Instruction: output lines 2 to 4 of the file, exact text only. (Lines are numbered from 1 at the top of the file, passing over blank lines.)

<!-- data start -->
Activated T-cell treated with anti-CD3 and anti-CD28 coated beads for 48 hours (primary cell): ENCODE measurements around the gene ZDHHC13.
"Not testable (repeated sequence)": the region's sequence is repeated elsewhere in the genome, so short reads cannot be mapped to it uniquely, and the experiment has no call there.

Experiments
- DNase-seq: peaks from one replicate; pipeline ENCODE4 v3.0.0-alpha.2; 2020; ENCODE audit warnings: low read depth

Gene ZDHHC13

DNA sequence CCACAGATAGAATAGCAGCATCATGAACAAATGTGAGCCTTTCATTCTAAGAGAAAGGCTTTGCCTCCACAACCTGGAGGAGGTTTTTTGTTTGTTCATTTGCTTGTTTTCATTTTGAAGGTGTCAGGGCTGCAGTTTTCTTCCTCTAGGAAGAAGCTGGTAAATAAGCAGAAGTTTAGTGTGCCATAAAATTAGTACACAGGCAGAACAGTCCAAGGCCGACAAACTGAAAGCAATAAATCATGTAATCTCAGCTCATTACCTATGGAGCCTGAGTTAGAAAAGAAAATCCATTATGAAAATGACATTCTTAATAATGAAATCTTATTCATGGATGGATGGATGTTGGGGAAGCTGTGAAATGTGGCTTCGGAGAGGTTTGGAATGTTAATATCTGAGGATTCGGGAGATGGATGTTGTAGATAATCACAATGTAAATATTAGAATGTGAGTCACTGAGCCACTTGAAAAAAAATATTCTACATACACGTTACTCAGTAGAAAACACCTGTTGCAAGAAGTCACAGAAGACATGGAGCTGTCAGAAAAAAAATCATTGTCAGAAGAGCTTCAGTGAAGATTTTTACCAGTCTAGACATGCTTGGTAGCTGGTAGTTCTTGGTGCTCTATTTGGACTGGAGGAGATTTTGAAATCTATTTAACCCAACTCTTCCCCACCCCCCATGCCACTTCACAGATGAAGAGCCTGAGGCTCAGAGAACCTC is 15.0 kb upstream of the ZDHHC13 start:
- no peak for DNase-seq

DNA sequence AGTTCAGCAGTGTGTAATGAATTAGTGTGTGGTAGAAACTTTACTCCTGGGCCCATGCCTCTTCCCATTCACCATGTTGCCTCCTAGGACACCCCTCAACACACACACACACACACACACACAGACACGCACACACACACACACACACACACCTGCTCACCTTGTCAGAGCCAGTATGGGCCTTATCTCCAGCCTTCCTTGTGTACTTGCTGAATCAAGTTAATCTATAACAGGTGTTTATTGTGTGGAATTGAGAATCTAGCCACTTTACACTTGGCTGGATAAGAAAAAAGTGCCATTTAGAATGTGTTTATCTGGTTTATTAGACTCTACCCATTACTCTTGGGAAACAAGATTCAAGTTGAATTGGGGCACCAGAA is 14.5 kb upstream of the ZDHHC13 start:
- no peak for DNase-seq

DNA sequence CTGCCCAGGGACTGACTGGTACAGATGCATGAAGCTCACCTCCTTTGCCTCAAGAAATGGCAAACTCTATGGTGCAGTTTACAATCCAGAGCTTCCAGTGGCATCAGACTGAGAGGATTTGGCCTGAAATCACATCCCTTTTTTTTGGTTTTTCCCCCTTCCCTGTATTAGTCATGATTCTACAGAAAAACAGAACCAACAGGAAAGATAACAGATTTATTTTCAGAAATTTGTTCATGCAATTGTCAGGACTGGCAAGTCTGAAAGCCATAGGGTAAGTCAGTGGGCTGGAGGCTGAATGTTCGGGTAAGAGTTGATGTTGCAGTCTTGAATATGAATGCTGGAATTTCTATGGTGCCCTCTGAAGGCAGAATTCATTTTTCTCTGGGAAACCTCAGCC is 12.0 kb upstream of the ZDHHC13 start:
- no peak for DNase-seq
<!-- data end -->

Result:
"Not testable (repeated sequence)": the region's sequence is repeated elsewhere in the genome, so short reads cannot be mapped to it uniquely, and the experiment has no call there.

Experiments
- DNase-seq: peaks from one replicate; pipeline ENCODE4 v3.0.0-alpha.2; 2020; ENCODE audit warnings: low read depth